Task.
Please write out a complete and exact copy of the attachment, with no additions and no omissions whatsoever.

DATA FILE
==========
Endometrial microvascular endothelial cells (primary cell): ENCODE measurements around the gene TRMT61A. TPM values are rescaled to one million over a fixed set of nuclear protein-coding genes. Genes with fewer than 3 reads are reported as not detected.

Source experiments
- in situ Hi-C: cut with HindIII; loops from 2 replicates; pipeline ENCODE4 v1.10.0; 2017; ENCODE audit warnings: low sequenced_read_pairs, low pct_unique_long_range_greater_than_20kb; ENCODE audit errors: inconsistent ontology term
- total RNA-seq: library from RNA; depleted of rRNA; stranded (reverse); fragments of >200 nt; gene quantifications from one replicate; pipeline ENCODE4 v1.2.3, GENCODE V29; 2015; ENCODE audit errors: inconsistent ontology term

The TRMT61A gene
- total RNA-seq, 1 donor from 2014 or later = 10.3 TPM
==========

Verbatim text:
Endometrial microvascular endothelial cells (primary cell): ENCODE measurements around the gene TRMT61A. TPM values are rescaled to one million over a fixed set of nuclear protein-coding genes. Genes with fewer than 3 reads are reported as not detected.

Source experiments
- in situ Hi-C: cut with HindIII; loops from 2 replicates; pipeline ENCODE4 v1.10.0; 2017; ENCODE audit warnings: low sequenced_read_pairs, low pct_unique_long_range_greater_than_20kb; ENCODE audit errors: inconsistent ontology term
- total RNA-seq: library from RNA; depleted of rRNA; stranded (reverse); fragments of >200 nt; gene quantifications from one replicate; pipeline ENCODE4 v1.2.3, GENCODE V29; 2015; ENCODE audit errors: inconsistent ontology term

The TRMT61A gene
- total RNA-seq, 1 donor from 2014 or later = 10.3 TPM